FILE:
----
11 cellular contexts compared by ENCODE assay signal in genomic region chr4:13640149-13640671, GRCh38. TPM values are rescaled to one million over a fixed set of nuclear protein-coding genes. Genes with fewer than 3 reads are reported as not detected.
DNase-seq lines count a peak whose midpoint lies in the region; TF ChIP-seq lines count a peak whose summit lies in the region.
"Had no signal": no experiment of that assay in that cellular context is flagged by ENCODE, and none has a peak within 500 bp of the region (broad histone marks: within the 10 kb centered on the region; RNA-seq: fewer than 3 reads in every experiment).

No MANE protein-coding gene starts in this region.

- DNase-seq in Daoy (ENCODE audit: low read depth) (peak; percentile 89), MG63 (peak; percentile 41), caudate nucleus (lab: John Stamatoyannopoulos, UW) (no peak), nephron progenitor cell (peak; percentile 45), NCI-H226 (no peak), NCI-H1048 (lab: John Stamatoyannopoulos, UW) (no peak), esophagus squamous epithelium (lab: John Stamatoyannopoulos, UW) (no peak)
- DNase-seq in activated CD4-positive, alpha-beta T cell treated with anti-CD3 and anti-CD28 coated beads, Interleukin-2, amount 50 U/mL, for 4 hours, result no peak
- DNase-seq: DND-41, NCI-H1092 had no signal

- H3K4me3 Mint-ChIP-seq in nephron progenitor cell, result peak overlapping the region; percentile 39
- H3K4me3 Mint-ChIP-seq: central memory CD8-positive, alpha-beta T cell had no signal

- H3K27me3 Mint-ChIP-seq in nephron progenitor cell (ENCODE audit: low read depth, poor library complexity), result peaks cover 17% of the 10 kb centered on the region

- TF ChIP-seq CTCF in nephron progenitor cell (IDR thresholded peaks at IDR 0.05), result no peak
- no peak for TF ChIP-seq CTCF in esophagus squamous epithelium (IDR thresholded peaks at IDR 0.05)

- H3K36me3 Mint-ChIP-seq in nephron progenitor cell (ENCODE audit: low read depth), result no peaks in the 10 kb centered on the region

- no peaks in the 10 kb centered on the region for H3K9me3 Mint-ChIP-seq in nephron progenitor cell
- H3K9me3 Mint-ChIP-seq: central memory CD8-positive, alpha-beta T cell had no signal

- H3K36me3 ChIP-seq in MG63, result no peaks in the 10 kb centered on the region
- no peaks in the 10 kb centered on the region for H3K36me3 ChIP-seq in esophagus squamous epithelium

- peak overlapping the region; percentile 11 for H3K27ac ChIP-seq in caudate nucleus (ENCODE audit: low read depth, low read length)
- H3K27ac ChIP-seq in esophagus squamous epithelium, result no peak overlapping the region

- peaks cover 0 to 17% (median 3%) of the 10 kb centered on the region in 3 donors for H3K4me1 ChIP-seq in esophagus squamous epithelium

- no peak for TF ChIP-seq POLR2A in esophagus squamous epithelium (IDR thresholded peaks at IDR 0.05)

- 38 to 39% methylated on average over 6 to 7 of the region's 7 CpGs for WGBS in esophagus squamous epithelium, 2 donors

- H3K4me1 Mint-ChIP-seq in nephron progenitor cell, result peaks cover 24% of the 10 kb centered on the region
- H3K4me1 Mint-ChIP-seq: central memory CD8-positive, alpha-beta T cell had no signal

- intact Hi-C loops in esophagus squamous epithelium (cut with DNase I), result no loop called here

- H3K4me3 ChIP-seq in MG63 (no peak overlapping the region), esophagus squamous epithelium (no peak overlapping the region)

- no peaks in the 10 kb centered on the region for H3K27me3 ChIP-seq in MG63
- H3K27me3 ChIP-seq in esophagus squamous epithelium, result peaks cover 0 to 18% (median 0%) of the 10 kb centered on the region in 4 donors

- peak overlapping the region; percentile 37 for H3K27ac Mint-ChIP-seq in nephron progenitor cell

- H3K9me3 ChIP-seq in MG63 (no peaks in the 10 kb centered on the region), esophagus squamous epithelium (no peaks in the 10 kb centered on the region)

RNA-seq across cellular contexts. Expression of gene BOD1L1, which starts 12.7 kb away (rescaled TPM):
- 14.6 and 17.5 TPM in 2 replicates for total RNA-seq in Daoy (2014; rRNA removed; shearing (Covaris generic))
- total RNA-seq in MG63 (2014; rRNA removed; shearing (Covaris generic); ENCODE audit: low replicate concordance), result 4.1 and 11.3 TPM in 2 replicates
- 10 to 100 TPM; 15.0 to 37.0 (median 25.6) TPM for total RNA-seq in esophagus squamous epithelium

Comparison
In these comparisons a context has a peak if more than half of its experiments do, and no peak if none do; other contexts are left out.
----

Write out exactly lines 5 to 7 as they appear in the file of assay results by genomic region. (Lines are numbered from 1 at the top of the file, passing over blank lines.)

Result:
- DNase-seq in Daoy (ENCODE audit: low read depth) (peak; percentile 89), MG63 (peak; percentile 41), caudate nucleus (lab: John Stamatoyannopoulos, UW) (no peak), nephron progenitor cell (peak; percentile 45), NCI-H226 (no peak), NCI-H1048 (lab: John Stamatoyannopoulos, UW) (no peak), esophagus squamous epithelium (lab: John Stamatoyannopoulos, UW) (no peak)
- DNase-seq in activated CD4-positive, alpha-beta T cell treated with anti-CD3 and anti-CD28 coated beads, Interleukin-2, amount 50 U/mL, for 4 hours, result no peak
- DNase-seq: DND-41, NCI-H1092 had no signal